Mobile devices were adopted early in law enforcement. Even before we had mobile phones, police were using communication devices to support officers in the field with live communications with police head quarters. At the time though, the communications were mainly used to instruct and manage police officers out in the community. In 2012, ‘mobility’ has grown to mean something different. Current mobile devices have or could have all the functionality that computers at police HQ have.
In many ways, mobile devices have the potential to make the officer out in the community information dominant over his chief. Functionally, this is borrowed from the defense doctrine – where it was called ‘network centric warfare’. Power to the edge: decide locally in the field as much as possible, escalate only if needed. Real-time communications and non-linear, network enabled information exchange have made this possible.
This is more than just an evolutionary development. Police are managed differently in different countries. Typically where top-down control and hierarchy are important, the police officer is not supposed to make too many strategic and tactical decisions out in the field. However, by using a PDA this same officer has an opportunity to work with the best information. Here functional requirements and cultural preferences go in opposite directions. Police leadership and politicians need to make choices. And it will necessitate a significant cultural mindshift.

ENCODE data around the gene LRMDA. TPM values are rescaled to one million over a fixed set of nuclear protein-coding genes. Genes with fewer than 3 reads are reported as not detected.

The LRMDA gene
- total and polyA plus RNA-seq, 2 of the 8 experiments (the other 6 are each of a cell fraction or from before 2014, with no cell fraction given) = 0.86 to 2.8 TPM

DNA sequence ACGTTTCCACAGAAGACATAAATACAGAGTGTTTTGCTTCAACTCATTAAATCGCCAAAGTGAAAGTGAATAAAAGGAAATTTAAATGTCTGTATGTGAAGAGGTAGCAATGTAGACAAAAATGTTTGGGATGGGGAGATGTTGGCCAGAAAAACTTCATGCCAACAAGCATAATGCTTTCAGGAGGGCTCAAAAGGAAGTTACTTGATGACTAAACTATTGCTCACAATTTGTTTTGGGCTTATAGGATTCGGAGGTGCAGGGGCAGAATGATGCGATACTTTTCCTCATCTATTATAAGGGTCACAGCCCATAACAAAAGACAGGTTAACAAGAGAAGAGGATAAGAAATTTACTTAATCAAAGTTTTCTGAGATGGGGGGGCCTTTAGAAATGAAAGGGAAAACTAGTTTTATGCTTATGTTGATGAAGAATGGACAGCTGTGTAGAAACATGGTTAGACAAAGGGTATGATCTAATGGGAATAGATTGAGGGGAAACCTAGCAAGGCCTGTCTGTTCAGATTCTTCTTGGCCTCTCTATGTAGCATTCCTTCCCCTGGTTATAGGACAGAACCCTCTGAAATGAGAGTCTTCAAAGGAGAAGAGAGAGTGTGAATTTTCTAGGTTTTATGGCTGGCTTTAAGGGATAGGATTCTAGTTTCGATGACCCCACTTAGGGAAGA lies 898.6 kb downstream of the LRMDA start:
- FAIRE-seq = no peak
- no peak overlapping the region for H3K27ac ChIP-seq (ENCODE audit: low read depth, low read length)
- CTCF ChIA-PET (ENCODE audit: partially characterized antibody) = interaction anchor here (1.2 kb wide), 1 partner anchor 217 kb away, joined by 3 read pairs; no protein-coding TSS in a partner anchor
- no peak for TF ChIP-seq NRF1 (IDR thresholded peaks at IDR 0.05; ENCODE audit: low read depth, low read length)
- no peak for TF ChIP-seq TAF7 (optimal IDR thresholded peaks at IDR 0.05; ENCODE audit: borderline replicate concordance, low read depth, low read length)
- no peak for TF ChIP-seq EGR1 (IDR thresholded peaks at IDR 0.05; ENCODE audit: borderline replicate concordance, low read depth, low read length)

There is also a story to tell beyond cultural transformation. True mobile enablement in law enforcement demands a proper communication infrastructure and back end IT infrastructure. In that sense, mobile technology and integrating police IT systems are intrinsically linked. Yet, this back-end infrastructure is often overlooked in the Digital Transformation journey.
Find out more in my article 'Digital Transformation in Public Security and Policing'